by Cry-Pete Sep 18, 2012 / 05:11
We’re back for another round of Inside Crytek: our very own interview series which features different members of the Crytek team. First you can get up close and personal with them, and afterwards you get to ask the questions!
To submit your own questions to this week’s interviewee, simply post them under the link to the article on our Facebook page, GFACE, or in the comments below. We will then forward the best and most original questions, and next week the answers will be posted online.
Part 7 features Chris Speak. Chris is from Burnley, United Kingdom and has been at Crytek since April 2012. He has previously done some amateur art for unreleased mods and currently works as a QA Tester.
I’ve wanted to be in this industry for as long as I can remember, and tremendous games like Fallout 2, Final Fantasy 7 and Baldur’s Gate over the years have only fuelled that fire, but it’s only recently that I’ve been given my shot and I was lucky enough that Crytek took a chance on me for their Sandbox & Tools QA team. I worked hard at university and graduated, but home commitments and a huge chunk of bad luck meant I didn’t get into the industry quite as quickly as I would have liked.
I originally started my search for work by applying to tons of smaller studios and indie developers and finding that none of them seemed willing to go out on a limb with hiring a new member for their teams who had no professional experience. I won’t lie; it was disheartening to be turned down by developers who weren’t even known because they’d not even released a title yet. Eventually I figured “What the hell, aim higher!” and started applying to more established companies, at first aiming for those who had released titles I dearly loved, one of which was Crytek with the Crysis franchise. I was incredibly lucky to not only get in here but get the role I wanted, and these incredibly talented guys and girls around me work their butts off every day crafting what are, unquestionably, works of art. Blood, sweat and tears go into the games made here and nobody stops working until the job is done. There’s an awesome atmosphere here that is indescribable, so why work anywhere else?
The best part of my job has to be finding something wrong with what I’m currently testing, and not only being able to reproduce it 100% of the time but then being able to give the Sandbox and Tools team a good enough description of the issue that they know what is wrong immediately. It’s even better if I can reproduce it in-front of them, but we’re not always that lucky.
The worst part? It’s not that bad, but Sandbox & Tools QA can be repetitive in nature at times, but it’s far more enjoyable than working in a warehouse in 45c temperatures in mid-summer, lifting fridges, TVs and washing machines like I did back at university…
At the moment I’m working on testing the Level Export functions of the CryENGINE Editor to make sure that everything comes out “on the other side” the way it was intended. Obviously if anything doesn’t export properly it’ll mean anything from a missing asset that has no bearing on the gameplay to something hugely important that could result in a totally unplayable level. Aside from that we’re usually assigned different sections of the CryENGINE Editor to test on a day by day basis, so the lads and I here in Sandbox & Tools QA are all getting pretty well versed in it!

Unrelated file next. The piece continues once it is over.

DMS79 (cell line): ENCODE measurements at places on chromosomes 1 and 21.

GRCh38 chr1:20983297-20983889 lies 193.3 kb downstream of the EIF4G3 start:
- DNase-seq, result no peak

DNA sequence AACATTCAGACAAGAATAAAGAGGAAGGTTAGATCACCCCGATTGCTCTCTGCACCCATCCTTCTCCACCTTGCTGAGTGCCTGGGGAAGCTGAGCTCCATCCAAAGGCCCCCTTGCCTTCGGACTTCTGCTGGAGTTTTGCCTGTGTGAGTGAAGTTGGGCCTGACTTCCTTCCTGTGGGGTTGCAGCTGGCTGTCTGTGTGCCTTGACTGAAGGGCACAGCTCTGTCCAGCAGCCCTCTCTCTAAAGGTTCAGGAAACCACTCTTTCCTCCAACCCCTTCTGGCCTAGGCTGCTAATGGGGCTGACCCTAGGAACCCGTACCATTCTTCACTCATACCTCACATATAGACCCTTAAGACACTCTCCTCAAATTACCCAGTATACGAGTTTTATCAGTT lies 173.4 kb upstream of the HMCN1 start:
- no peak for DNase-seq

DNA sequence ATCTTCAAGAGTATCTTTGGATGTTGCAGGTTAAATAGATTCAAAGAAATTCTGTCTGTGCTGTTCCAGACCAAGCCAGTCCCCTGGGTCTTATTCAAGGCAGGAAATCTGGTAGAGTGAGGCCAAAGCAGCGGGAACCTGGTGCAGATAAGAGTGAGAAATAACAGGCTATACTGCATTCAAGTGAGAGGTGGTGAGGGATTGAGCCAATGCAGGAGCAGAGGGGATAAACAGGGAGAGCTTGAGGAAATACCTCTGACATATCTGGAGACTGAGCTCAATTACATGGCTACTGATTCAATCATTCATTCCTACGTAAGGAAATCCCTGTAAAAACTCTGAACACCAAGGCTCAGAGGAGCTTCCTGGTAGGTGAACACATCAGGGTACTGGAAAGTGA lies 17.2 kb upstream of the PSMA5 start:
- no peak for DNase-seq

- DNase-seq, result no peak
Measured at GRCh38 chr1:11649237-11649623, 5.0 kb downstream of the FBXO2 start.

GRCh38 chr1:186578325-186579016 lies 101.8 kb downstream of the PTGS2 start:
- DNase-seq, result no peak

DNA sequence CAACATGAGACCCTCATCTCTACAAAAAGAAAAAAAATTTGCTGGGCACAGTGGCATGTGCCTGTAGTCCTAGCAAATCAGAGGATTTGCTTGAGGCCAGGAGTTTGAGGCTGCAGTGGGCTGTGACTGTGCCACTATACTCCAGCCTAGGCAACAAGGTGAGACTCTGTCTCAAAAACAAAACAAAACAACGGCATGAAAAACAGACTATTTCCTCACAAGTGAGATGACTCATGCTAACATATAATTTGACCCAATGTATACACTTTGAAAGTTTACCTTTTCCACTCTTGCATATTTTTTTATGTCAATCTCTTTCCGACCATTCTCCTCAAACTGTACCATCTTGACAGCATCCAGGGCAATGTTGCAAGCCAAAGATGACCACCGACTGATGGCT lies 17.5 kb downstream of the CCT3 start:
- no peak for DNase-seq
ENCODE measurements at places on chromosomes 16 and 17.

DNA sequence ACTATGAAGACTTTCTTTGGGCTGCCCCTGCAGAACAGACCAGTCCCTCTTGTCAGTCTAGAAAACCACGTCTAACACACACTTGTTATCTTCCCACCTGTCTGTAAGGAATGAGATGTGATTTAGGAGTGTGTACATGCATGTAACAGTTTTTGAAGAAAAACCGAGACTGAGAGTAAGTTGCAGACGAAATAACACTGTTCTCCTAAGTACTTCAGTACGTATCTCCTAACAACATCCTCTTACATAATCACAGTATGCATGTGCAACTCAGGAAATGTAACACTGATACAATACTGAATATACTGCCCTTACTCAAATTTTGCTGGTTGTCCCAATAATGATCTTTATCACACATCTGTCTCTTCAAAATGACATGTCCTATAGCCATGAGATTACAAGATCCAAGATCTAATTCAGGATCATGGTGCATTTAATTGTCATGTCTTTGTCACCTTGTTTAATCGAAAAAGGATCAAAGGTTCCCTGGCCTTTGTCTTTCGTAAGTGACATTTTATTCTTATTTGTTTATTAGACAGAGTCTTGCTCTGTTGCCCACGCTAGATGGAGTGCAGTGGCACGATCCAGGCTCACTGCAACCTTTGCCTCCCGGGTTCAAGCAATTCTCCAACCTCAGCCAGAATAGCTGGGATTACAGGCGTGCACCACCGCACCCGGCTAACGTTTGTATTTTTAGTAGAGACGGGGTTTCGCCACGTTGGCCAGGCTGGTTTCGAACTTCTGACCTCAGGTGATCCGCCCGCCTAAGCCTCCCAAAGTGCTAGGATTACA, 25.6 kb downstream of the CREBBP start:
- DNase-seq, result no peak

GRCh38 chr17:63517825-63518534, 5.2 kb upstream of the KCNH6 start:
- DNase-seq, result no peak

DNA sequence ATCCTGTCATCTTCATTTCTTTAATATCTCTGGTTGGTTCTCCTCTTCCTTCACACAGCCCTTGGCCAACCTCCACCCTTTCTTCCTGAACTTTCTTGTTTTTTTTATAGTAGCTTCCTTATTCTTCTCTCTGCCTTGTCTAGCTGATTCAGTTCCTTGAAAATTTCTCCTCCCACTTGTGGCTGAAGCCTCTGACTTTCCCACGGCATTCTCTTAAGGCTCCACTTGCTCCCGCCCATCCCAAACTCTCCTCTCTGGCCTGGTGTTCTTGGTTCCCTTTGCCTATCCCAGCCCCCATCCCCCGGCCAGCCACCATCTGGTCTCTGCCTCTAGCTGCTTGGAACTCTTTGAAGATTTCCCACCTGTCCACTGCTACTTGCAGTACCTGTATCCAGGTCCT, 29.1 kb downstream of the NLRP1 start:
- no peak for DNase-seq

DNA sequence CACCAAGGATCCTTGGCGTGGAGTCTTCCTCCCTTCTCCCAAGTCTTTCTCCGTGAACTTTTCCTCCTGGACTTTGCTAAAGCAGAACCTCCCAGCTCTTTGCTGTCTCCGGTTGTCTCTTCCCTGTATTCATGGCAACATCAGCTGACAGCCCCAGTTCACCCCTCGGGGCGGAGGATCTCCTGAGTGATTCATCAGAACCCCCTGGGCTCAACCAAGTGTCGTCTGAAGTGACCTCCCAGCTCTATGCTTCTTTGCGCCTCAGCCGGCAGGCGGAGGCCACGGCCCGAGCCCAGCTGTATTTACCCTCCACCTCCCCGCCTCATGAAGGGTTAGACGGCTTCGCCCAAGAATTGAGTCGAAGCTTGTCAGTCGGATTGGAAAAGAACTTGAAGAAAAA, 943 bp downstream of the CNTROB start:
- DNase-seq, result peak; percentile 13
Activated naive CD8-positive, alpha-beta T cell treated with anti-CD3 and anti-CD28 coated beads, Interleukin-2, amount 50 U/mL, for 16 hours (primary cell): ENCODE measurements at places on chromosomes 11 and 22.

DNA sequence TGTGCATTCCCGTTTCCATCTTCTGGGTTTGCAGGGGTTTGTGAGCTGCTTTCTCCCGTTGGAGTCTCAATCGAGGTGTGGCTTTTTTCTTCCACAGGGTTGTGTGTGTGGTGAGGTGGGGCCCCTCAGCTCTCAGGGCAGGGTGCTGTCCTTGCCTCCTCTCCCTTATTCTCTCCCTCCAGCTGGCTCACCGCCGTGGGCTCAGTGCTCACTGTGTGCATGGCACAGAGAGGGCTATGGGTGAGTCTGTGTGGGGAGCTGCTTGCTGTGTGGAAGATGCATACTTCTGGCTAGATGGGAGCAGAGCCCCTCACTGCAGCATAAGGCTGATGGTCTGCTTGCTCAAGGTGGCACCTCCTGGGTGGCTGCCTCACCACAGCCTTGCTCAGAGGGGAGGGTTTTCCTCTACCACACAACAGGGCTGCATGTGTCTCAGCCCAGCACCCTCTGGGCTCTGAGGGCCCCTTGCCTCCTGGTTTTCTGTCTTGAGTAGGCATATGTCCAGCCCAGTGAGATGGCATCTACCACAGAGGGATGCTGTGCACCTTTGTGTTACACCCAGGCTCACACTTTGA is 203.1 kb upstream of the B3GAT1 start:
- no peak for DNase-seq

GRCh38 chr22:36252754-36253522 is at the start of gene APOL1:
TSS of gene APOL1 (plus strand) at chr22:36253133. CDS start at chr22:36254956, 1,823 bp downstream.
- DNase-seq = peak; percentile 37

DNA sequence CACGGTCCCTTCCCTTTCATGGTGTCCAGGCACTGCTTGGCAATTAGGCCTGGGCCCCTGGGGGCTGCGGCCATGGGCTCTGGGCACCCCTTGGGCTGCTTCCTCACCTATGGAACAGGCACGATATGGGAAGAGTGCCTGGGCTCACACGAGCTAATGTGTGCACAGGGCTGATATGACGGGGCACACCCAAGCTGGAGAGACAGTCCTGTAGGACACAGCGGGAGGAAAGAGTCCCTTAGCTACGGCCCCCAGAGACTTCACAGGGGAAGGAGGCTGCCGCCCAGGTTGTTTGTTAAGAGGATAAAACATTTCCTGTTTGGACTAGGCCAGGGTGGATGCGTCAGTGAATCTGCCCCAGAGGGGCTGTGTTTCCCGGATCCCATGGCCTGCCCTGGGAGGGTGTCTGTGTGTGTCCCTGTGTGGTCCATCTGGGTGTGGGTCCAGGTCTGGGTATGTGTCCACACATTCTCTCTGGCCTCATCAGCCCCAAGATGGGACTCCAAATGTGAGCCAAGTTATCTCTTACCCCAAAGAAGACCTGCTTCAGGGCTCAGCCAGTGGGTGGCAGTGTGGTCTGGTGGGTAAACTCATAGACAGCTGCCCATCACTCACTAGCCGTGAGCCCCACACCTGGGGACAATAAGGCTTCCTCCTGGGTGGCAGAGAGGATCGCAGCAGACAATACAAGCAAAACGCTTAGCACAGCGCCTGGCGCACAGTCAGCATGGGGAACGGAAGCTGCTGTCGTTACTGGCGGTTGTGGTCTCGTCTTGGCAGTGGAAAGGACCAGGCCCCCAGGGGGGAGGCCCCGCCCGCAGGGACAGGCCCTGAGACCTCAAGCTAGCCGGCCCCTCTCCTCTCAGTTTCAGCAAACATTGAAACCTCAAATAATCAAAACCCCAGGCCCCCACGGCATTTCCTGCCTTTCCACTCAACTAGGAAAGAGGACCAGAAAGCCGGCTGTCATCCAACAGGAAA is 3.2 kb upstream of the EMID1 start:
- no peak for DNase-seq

I’m unashamed to say I’m a metal-head and I listen to bands ranging from Coheed and Cambria, Dream Theater and Opeth to Amon Amarth, Lamb of God, Killswitch Engage, Megadeth and Machine Head.
I’m very much inspired by the people around me since arriving here at Crytek. Seeing the passion and determination in the people here is - dare I say it - “intoxicating”. I’ve never lacked motivation, but working here enhances it tenfold!
Well, being a FPS player obviously is part and parcel of working for a company like Crytek, but I’m admittedly normally an MMO gamer, so I’ll discredit myself and everything I’ve just written by claiming “World of Warcraft” was my game of choice for the past 7 years, but honestly I’m open to play anything if it’s good. Since moving to Frankfurt I’ve found so many coworkers with similar tastes in games, so my current games of choice are Battlefield 3, FIFA 12 (and recently 13, demo-wise at least) and Guild Wars 2. I also dedicate quite a bit of my downtime to Football Manager 2012 and getting my hometown team of Burnley (Up the Clarets!) into the astronomical heights of the Champions League, where we crushed Real Madrid 6-1 in the final. Total realism for you there, of course!
I love cooking, socialising with my friends and colleagues on nights out is always fun when time allows it, but even if that isn’t possible, Frankfurt is a great city with tons to do so there’s never a lack of options.
Work your butt off. Never give up.
That may sound like simple advice that everyone gives, but honestly it’s true. A job in this industry isn’t just going to fall into your lap, you need to work hard for it, learn a related skill to something entry level so you can add something to your CV that gets you a foot in the door and break your back to make the best of the opportunity. What I would suggest to anyone looking for a way into the industry is to pick a discipline and stick with it. Get really good at one specific thing, be it rigging, character art, texturing or otherwise and practice, practice, practice until your fingers bleed. A jack of all trades is a master of none.